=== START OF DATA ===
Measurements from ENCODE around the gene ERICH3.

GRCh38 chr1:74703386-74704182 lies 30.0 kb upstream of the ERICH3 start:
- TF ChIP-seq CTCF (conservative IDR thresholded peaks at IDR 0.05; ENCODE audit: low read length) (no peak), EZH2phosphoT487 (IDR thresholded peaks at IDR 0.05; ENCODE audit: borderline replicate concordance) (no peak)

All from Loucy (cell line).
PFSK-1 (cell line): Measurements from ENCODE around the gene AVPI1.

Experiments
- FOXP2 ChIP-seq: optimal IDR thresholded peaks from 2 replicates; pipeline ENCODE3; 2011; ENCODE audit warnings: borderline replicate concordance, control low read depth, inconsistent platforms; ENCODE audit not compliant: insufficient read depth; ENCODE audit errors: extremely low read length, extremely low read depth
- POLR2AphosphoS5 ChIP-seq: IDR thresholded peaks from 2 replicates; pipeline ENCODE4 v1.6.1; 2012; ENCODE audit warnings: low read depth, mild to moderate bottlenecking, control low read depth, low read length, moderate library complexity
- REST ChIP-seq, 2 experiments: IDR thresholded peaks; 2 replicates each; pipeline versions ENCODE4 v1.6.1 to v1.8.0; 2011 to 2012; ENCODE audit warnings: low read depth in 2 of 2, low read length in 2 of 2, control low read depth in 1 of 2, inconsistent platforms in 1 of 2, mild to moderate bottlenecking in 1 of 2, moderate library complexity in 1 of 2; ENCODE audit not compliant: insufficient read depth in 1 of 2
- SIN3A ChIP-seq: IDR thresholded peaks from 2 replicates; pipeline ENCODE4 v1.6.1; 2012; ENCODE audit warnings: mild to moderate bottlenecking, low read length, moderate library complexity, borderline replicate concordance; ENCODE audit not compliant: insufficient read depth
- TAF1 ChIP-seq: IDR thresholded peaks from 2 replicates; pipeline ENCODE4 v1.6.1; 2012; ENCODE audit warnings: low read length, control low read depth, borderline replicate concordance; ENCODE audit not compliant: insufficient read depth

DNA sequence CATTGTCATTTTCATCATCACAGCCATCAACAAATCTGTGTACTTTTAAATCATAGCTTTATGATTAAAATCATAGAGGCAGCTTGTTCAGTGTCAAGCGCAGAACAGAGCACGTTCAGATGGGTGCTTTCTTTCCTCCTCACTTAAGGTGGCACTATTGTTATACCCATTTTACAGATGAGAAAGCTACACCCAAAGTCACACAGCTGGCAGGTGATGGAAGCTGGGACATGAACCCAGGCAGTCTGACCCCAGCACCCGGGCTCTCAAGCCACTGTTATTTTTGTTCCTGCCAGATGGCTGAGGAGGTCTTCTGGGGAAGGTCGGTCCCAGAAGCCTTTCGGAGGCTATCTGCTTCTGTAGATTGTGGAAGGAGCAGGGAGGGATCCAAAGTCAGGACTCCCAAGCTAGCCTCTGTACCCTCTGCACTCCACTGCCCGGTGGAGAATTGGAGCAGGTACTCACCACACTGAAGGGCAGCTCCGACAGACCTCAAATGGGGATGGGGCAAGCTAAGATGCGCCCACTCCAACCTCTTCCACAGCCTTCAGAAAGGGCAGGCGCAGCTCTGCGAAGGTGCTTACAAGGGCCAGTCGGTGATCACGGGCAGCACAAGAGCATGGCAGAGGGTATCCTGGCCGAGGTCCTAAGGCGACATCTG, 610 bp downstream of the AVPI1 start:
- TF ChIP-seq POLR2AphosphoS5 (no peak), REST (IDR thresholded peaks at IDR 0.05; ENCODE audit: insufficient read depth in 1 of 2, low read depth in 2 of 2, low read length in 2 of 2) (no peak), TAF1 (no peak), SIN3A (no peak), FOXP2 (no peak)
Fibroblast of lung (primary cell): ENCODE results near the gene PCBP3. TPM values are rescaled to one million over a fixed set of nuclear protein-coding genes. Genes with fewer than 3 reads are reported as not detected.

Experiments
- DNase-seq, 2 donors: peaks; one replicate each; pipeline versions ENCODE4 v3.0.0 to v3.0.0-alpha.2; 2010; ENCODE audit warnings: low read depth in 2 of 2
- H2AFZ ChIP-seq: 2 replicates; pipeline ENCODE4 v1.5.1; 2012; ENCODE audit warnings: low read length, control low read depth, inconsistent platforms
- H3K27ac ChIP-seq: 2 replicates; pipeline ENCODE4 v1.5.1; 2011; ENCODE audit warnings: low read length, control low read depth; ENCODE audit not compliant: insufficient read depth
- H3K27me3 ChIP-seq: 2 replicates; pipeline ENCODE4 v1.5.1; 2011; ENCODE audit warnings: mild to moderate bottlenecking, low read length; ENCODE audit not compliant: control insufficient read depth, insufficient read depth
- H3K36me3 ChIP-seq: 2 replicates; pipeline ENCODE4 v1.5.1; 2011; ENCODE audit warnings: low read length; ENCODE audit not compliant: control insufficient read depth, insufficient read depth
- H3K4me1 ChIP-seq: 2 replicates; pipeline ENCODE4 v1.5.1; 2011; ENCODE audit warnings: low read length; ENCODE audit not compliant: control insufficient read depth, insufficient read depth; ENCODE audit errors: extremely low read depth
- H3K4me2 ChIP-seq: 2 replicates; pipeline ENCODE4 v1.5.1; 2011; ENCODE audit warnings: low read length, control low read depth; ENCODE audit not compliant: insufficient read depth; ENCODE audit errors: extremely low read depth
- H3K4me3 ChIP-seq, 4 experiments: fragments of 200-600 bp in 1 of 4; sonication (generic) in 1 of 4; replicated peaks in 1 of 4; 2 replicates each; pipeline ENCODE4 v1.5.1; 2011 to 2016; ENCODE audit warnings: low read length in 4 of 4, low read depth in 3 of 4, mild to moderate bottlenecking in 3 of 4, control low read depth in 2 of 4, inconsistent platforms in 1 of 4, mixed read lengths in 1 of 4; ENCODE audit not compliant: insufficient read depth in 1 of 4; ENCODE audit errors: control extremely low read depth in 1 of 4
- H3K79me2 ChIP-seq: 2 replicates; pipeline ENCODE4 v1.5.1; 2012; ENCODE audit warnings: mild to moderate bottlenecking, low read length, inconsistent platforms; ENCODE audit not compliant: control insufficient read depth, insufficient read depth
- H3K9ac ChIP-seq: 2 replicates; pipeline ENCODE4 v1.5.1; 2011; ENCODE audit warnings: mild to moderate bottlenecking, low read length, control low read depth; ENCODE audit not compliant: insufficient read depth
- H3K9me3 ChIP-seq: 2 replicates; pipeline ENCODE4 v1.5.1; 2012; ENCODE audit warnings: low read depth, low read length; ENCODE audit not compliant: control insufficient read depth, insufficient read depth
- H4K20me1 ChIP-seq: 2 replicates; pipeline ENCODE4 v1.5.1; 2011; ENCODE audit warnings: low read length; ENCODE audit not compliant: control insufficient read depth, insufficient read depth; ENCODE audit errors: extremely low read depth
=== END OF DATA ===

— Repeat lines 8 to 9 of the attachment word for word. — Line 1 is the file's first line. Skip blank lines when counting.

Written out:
- POLR2AphosphoS5 ChIP-seq: IDR thresholded peaks from 2 replicates; pipeline ENCODE4 v1.6.1; 2012; ENCODE audit warnings: low read depth, mild to moderate bottlenecking, control low read depth, low read length, moderate library complexity
- REST ChIP-seq, 2 experiments: IDR thresholded peaks; 2 replicates each; pipeline versions ENCODE4 v1.6.1 to v1.8.0; 2011 to 2012; ENCODE audit warnings: low read depth in 2 of 2, low read length in 2 of 2, control low read depth in 1 of 2, inconsistent platforms in 1 of 2, mild to moderate bottlenecking in 1 of 2, moderate library complexity in 1 of 2; ENCODE audit not compliant: insufficient read depth in 1 of 2